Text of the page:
Researchers develop a technique to fabricate large squares of graphene riddled with controlled holes

Researchers at MIT have found a way to directly “pinprick” microscopic holes into graphene as the material is grown in the lab. Using this technique, they have fabricated relatively large sheets of graphene (roughly the size of a postage stamp), with pores that could make filtering certain molecules out of solutions vastly more efficient.

Holes would typically be considered unwanted defects, but the MIT team has found that certain defects in graphene can be an advantage in fields such as dialysis. Typically, much thicker polymer membranes are used in laboratories to filter out specific molecules from solution, such as proteins, amino acids, chemicals, and salts. If it could be tailored with selectively-sized pores that let through certain molecules but not others, graphene could substantially improve separation membrane technology.

Ionic Industries and Clean TeQ form a JV focused on graphene-based water treatment

Ionic Industries logoClean TeQ and Ionic Industries have formed a Joint Venture to progress the commercialization of graphene-based water treatment technologies.

The Companies stated that move follows the last 18 months in which Clean TeQ and Ionic have undertaken an extensive program of work together with Monash University to develop, manufacture and apply graphene oxide membranes for water filtration applications.

Project NanoGraM promotes applications of suspended graphene membranes

Graphenea, in collaboration with industrial and academic partners (Infineon Technologies, WITec, RWTH Aachen University and Simune Atomistics), announced the successful completion of project NanoGraM that focused on nano/microelectromechanical (NEMS/MEMS) devices based on graphene. The project focused on three specific device concepts for potential future products: graphene microphones, graphene-membrane pressure sensors and graphene-membrane Hall sensors.

Project NanoGram image

The target markets for these devices include portable electronics (smartphones, laptops), automotive, industrial, and smart homes, among others.

Vollebak launches a graphene-enhanced jacket

Vollebak, a sports gear manufacturer with an affinity towards using next-gen materials and technologies, is now selling (for 595 euros!) a graphene-enhanced jacket that according to the company, can perform functions like absorbing heat and then warming you up over time, conducting electricity, repelling bacteria, and dissipating your body’s excess humidity.

Vollebak's graphene-enhanced jacket image

The process of developing Vollebak’s jacket, according to the company’s cofounders, brothers Steve and Nick Tidball, took years of intensive research. The jacket is reportedly made out of a two-sided material, which the company invented during the extensive R&D process. The graphene side is gray, while the other side appears matte black. To create it, the scientists turned raw graphite into graphene nanoplatelets (GNPs) that were then blended with polyurethane to create a membrane. That, in turn, is bonded to nylon to form the other side of the material, which Vollebak says alters the properties of the nylon itself. “Adding graphene to the nylon fundamentally changes its mechanical and chemical properties–a nylon fabric that couldn’t naturally conduct heat or energy, for instance, now can,” the company claims.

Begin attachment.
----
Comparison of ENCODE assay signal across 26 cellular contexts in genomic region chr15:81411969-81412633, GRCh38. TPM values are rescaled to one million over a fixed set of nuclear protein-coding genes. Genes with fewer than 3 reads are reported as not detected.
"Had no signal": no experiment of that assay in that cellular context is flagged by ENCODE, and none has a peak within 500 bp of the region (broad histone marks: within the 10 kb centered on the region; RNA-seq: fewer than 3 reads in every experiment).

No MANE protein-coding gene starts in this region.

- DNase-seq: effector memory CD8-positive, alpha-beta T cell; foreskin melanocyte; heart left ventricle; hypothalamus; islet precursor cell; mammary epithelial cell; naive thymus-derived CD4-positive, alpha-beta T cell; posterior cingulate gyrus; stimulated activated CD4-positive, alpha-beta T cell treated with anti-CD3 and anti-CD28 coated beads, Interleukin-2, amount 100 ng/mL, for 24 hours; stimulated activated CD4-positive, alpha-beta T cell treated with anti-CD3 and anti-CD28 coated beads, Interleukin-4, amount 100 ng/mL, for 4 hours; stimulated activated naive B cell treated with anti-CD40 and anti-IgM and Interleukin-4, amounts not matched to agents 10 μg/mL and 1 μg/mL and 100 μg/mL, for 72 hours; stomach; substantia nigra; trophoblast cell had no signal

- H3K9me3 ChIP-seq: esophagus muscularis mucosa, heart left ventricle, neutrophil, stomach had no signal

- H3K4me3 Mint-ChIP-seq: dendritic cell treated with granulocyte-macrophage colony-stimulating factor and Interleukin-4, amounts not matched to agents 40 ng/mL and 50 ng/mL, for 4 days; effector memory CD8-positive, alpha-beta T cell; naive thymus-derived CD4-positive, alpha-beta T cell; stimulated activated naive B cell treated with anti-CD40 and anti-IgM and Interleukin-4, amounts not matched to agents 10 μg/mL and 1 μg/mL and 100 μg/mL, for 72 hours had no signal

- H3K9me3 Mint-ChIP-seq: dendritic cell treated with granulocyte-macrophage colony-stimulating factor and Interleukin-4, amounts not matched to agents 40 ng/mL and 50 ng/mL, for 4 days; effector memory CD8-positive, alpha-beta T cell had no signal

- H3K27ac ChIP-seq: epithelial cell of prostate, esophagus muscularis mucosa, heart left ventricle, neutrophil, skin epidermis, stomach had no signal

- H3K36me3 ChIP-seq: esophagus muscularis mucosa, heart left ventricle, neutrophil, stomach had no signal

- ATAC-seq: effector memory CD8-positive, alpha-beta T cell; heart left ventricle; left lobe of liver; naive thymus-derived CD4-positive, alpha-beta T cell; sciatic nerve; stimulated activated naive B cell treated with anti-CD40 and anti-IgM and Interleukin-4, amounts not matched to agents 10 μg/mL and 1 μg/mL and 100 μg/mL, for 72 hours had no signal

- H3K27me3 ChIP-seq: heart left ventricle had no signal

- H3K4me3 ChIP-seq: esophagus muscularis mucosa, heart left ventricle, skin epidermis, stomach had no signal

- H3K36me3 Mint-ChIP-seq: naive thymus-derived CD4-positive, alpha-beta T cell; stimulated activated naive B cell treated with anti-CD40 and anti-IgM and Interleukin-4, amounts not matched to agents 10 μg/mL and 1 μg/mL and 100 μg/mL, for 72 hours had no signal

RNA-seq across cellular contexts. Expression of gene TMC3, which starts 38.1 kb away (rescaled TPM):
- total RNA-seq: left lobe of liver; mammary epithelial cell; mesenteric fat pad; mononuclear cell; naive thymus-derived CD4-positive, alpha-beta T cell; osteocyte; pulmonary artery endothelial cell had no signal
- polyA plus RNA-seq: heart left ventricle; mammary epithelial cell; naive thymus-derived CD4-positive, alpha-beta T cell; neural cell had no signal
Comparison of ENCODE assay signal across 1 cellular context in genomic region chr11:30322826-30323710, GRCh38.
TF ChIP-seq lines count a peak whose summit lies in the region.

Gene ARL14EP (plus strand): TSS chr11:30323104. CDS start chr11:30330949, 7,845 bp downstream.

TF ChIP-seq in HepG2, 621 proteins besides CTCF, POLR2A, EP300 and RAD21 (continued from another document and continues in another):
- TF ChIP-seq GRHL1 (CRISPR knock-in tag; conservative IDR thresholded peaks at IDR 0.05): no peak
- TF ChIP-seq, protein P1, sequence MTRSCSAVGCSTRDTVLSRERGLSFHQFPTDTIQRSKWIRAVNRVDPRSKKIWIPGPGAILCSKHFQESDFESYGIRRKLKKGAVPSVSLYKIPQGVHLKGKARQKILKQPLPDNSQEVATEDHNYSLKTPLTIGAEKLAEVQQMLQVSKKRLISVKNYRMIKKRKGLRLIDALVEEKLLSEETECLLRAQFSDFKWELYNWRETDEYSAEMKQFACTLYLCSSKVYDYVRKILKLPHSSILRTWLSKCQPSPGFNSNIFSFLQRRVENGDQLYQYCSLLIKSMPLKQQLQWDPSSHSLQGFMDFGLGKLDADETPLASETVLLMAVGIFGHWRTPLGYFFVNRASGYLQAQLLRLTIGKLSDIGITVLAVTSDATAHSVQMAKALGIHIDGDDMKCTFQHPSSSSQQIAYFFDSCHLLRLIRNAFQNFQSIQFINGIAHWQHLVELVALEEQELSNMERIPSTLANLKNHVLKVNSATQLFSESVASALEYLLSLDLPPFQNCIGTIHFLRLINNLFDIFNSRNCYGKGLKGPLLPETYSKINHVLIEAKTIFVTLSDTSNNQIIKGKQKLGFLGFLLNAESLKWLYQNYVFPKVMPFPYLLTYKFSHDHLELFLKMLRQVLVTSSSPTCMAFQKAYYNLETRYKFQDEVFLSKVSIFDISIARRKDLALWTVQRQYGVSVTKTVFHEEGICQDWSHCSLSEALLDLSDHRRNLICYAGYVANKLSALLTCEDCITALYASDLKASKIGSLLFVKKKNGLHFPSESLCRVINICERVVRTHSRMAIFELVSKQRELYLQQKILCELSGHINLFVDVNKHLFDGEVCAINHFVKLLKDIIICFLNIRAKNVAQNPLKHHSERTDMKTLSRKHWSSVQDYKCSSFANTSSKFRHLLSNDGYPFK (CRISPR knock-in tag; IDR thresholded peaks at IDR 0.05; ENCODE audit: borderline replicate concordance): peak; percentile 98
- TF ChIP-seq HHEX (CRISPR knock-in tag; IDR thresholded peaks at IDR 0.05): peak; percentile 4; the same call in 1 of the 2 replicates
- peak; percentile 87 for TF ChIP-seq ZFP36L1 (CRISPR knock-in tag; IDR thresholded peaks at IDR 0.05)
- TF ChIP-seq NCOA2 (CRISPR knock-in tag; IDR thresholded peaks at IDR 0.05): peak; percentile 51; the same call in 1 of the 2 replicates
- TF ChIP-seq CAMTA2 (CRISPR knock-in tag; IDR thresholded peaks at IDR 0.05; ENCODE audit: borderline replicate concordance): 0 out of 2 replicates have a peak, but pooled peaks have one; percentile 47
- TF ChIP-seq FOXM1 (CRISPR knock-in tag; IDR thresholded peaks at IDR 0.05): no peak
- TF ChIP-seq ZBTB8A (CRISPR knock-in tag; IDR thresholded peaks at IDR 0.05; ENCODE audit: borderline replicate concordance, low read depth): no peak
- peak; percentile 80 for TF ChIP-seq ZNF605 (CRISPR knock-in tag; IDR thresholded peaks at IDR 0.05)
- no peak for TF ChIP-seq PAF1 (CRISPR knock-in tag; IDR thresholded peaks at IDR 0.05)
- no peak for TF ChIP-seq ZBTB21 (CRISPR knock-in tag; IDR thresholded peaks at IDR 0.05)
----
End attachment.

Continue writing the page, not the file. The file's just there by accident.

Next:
Team finds that an electric field applied to a tiny hole in a graphene membrane could compress water molecules

Researchers at the University of Illinois at Urbana-Champaign have developed new theories regarding the compression of water under a high-gradient electric field. They found that a high electric field applied to a tiny hole in a graphene membrane would compress the water molecules travelling through the pore by 3%. The predicted water compression may eventually prove useful in high-precision filtering of biomolecules for biomedical research.

Compression of water under a high-gradient electric field image

The team commented: "This is an unexpected phenomenon, contrary to what we thought we knew about nanopore transport. It took three years to work out what it was the simulations were showing us. After exploring many potential solutions, the breakthrough came when we realized that we should not assume water is incompressible. Now that we understand what's happening in the computer simulations, we are able to reproduce this phenomenon in theoretical calculations."

Versarien - Think you know graphene? Think again! Versarien - Think you know graphene? Think again!